Lastly, what many have not thought of: HDB flats are protected from creditors. In the event the HDB home owner is unable to pay off his debts, the creditors cannot force him to sell off his home. The law protects the HDB home owner in this manner to ensure that he and his family members will continue to have a roof over their heads in the event of financial distress. On the other hand, a person needing a large sum of money for investment or business purpose cannot use his HDB flat as a collateral to borrow more funds from banks.
Because of the comfort level, lower cost, and protection from creditors, I very much prefer living in my HDB home than in the most prestigious private property.
On a recent trip to Hong Kong, I couldn't help but overhear a conversation regarding property in Singapore and Hong Kong. The conversation was between a property agent and his client at a local café and both were in envy of the well-organized and well-managed public housing market in Singapore. They were talking about how public housing in Singapore costs approximately half the price than in Hong Kong but have a land area almost 2 times the size.
This then leaves me to think, given the similarity in the population densities of this 2 cities, our public housing woes could have been very much worst if not for the planning of HDB. Unlike in Hong Kong and a number of other populous Chinese cities, most new couples here don’t have to resort to renting to get a roof over their heads.
HDB flats are a solution to many issues like overpopulation, better hygiene and standard of living. Moving away from the past Kampong styles, there are both pros and cons about living in HDBs.
The creation of HDBs destroys a part of Singapore culture, the Kampongs and the “Kampong spirit”, but at the same time created a brand new image of Singapore. One most obvious downside are the loss of Kampong close knitted relations, loss of a memorable part of Singapore and loss of potential childhood playgrounds. But these losses are inevitable in order to push development. At the same time, it solved many pressing issues such as needs for advancement, better health and space constraints.
Personally I feel rather sad to be not able to see or experience the life that my parents had. But ultimately, this is part of being a Singaporean and I’m glad to be able to stay in such a safe environment, aside from the price hikes of course.
Building these tall buildings with a multitude of apartments of different sizes for different people and families, with each being affordable and the building being maintained by HDB was a genius idea to safe land space, while giving affordable, spacious and comfortable houses for people to stay in.
In my opinion, the older flats built before 2003 did deliver all that, but the size of the newer flats are shrinking, the prices are rocketing beyond anyone's expectations and simple things like a balcony and spacious living areas in flats are becoming extinct. No doubt the quality of the buildings has improved, but the prices really do not befit the small houses in these flats.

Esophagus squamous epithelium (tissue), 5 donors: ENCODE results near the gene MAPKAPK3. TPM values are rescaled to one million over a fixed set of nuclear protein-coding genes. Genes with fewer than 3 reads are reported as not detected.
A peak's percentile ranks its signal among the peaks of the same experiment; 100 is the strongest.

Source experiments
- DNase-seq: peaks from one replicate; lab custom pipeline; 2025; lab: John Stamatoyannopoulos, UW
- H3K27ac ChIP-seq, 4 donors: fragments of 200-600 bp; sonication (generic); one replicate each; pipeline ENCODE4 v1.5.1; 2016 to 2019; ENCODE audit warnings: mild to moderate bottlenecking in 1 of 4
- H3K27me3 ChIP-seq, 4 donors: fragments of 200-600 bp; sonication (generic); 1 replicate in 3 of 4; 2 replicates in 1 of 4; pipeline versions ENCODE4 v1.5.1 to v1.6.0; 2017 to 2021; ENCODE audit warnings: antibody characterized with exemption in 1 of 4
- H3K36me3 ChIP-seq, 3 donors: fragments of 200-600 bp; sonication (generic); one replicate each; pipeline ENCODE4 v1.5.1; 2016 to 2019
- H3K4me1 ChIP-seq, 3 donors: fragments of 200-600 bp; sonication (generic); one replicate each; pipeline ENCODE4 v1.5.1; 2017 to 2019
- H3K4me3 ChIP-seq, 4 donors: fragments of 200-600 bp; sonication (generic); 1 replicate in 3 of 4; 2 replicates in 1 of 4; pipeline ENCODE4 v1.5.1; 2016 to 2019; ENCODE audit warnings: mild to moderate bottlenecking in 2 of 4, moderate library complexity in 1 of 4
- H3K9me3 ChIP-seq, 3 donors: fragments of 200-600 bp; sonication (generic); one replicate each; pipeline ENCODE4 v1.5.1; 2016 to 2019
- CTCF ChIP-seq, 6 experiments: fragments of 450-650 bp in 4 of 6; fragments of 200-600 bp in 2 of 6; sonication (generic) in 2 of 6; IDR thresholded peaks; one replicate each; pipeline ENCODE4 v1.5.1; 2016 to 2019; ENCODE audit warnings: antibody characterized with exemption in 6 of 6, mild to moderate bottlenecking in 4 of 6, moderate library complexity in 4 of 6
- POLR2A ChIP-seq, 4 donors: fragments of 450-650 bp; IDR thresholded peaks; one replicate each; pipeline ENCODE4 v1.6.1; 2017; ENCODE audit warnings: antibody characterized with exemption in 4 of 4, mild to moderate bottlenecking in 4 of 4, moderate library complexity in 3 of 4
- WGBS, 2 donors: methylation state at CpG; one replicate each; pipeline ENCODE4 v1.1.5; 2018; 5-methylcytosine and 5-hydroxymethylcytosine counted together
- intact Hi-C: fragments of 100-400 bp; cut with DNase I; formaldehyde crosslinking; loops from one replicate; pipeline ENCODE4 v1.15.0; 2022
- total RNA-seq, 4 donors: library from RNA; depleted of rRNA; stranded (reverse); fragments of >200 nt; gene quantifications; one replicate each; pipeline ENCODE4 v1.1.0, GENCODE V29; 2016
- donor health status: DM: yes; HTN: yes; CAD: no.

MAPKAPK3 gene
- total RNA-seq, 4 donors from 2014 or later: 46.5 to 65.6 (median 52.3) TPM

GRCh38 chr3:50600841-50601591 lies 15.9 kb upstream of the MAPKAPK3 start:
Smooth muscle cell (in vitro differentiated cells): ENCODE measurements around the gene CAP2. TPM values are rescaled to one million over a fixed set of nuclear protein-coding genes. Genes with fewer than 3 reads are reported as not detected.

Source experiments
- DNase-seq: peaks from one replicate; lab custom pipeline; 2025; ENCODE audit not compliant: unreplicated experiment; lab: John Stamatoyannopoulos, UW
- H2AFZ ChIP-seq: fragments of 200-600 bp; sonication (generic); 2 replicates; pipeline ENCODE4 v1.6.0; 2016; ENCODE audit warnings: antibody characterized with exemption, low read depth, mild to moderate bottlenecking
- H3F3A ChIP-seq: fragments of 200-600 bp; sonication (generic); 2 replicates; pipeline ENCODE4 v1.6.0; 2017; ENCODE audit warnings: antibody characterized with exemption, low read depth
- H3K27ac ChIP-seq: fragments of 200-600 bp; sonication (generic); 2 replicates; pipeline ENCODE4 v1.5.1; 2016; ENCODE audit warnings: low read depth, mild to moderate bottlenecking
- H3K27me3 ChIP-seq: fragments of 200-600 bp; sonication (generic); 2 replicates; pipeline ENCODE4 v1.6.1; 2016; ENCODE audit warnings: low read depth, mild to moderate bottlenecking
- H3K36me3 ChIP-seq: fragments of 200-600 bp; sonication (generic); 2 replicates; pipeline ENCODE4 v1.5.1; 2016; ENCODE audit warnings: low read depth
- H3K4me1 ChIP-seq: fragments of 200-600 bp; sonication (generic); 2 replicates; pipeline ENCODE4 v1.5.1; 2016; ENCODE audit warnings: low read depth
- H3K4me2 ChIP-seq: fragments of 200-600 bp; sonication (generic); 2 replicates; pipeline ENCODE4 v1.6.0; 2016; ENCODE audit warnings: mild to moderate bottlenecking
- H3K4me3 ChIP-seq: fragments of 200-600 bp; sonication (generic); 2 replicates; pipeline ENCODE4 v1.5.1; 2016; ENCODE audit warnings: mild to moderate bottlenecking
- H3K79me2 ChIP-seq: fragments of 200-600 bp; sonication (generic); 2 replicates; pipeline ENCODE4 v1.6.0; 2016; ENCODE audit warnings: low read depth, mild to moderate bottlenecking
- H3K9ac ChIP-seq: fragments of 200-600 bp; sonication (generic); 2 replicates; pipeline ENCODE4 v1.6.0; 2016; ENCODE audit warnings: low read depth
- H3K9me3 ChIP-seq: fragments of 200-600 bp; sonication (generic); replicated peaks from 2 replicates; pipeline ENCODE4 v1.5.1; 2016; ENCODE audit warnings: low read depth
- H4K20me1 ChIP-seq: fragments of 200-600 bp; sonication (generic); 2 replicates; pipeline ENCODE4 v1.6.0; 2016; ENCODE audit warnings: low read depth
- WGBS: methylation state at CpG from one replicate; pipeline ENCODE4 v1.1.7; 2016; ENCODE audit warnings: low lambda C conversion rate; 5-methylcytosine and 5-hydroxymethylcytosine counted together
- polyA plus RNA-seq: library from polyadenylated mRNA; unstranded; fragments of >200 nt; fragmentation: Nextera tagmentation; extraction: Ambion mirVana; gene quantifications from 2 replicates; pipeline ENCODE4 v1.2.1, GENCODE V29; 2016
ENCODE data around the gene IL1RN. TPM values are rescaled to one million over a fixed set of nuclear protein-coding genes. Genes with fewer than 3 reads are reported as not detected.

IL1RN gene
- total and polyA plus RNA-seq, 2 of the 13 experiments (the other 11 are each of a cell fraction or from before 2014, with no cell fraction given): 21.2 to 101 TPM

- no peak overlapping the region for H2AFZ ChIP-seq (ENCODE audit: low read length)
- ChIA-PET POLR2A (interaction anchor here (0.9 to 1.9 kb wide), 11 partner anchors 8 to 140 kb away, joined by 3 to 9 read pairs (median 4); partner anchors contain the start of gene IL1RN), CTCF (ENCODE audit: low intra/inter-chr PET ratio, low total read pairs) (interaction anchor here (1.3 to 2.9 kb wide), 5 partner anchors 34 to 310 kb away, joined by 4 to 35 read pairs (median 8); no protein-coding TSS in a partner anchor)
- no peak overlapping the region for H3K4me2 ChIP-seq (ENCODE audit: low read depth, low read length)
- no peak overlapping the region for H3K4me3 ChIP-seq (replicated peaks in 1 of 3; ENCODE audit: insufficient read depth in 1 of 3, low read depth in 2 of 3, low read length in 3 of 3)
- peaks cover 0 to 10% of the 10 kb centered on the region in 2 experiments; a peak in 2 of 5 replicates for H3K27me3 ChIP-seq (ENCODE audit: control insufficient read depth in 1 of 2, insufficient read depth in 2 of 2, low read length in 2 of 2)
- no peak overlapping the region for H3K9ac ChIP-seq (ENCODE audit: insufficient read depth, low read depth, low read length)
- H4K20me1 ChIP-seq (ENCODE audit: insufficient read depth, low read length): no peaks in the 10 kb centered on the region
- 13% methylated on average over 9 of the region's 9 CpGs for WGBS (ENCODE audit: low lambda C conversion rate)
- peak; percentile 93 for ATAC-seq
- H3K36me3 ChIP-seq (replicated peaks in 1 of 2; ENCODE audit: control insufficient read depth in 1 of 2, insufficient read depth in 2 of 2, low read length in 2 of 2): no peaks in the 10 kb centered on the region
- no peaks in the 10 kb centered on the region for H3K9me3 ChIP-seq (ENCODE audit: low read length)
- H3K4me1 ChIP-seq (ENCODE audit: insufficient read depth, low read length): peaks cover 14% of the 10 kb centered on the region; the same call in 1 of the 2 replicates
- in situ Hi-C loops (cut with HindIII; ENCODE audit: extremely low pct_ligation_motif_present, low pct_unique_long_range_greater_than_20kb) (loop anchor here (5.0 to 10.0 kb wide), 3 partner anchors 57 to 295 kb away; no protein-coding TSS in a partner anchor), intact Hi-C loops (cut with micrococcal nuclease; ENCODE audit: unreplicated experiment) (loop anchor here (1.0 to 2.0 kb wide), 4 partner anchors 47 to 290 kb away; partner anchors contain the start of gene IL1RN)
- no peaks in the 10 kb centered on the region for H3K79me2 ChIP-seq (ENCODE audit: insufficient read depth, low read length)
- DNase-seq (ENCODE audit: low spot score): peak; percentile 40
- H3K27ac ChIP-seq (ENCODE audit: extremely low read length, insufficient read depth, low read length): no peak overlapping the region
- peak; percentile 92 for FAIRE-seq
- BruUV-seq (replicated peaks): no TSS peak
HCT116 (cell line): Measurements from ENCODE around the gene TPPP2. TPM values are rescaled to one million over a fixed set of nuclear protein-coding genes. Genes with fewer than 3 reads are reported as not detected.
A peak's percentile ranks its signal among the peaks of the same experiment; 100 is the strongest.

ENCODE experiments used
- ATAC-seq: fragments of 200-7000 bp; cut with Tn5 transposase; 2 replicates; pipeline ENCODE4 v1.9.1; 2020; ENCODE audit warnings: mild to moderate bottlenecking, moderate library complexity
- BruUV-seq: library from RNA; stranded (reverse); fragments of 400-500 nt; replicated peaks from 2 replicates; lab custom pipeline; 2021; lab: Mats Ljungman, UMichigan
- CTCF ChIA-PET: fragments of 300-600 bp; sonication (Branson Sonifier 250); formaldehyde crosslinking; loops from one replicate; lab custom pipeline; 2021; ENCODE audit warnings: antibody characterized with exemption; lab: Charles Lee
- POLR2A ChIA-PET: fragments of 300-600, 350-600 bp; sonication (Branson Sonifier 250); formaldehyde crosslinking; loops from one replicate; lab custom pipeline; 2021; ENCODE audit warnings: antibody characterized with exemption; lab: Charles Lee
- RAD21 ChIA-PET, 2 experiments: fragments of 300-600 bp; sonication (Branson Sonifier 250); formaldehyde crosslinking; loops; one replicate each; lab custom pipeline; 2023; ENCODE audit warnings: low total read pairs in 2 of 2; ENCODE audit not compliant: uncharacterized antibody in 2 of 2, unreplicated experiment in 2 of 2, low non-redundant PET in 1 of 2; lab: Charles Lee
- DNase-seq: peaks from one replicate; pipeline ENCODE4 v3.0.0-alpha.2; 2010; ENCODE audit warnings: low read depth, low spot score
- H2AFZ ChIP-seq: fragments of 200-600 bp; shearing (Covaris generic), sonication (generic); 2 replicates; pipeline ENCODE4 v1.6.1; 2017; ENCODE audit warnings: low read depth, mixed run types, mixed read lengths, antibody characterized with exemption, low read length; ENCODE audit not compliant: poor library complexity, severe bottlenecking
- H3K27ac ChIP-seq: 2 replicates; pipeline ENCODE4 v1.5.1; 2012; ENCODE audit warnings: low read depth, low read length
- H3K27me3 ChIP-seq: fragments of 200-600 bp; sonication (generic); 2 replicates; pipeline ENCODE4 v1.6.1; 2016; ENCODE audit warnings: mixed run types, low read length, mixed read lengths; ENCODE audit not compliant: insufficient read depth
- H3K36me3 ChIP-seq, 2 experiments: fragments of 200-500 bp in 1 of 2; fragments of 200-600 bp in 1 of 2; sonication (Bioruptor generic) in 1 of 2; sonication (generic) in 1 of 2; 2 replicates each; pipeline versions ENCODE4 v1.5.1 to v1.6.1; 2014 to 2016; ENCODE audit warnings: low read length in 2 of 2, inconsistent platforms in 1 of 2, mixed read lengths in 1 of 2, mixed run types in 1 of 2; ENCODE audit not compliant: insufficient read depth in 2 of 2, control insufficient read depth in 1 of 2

I love living in a HDB neighbourhood, it is neither too noisy or quiet, and the flat which I stay in is spacious and comfortable, but I doubt I can afford a flat of the same quality even if a flat of such quality is even built in the future.
I've lived in HBD flats all my life and I love it. HBD flats may not have the luxurious facilities that condominiums or other types of housing may have, but they defintiely provide a rustic, peaceful feel. The area that I live in, Bukit Batok, offers a mood of simple serenity. Being located near the heartland mall of west mall means supplies are easy to get. I usually go down to the park to run or to the badminton court to play sports. These simple public facilities are made to withstand and if you go down at the right time, the air is pure and clean. Wonderful.
That said, some disadvantages include the lack of training facilities. (Eg: gyms, swimming pools) and the lack of private space. The elkevators in my area are super slow, which frustrates me. Other than that, HBD is my comfort zone.
HDB flats are overpriced. That is an indisputable fact. Pegging the price of affordable public housing to unaffordable private luxuries seems like a tip right out of the Dictator-for-Dummies series.
However, HDB flats has also become one of Singapore's icons. Looking down from a plane, there is no other country that looks even remotely like Singapore, with rows upon rows of vertical, rectangular blocks in a sea of green. Even media as diverse as Namewee, a rap singer from Malaysia, made reference to it when he taunted us on the uniformity of HDB flats in one of his songs.
Despite exorbitant prices, living in a HDB flat sure beats the slums of public housing in other countries. We have all the facilities like basketball courts, fitness corners, parks, markets, coffeeshops, etc, most within walking distance from our doorstep. In addition, our town councils are forever trying to please us by revamping this and renovating that. The landscaping around my block has changed no less than 3 times in 2 years, when the first design isn't killing anyone anyway.
I've seen the way many people is living around the world and all things considered, I would say that we're living pretty pampered lives in HDB estates. Hence, I'd really love to add that what we are paying for our flats is justifiable, but the murderous prices just makes this statement impossible. One can only hope the latest cooling measures on the private market will lower the cost of our public housing significantly.
Other than the rising prices of HDB apartments and the fact that each apartment gets smaller than the previous, I think that the idea of HDB is a brilliant one as Singapore has such limited landspace and it is almost impossible for all Singaporeans to own a plot of land in Singapore. Because of this idea, everyone in Singapore have a roof, or rather, share a roof over their heads.
HDB apartments also increase the activities between neighbours as the tendency for them to pass by each other is higher. My neighbours and I would greet each other when we pass by each other and this makes it easy for all to live together harmoniously. Apartments are not as common in other countries, and it is definitely interesting when I jokingly tell my friends from other countries that I own an air-space in Singapore!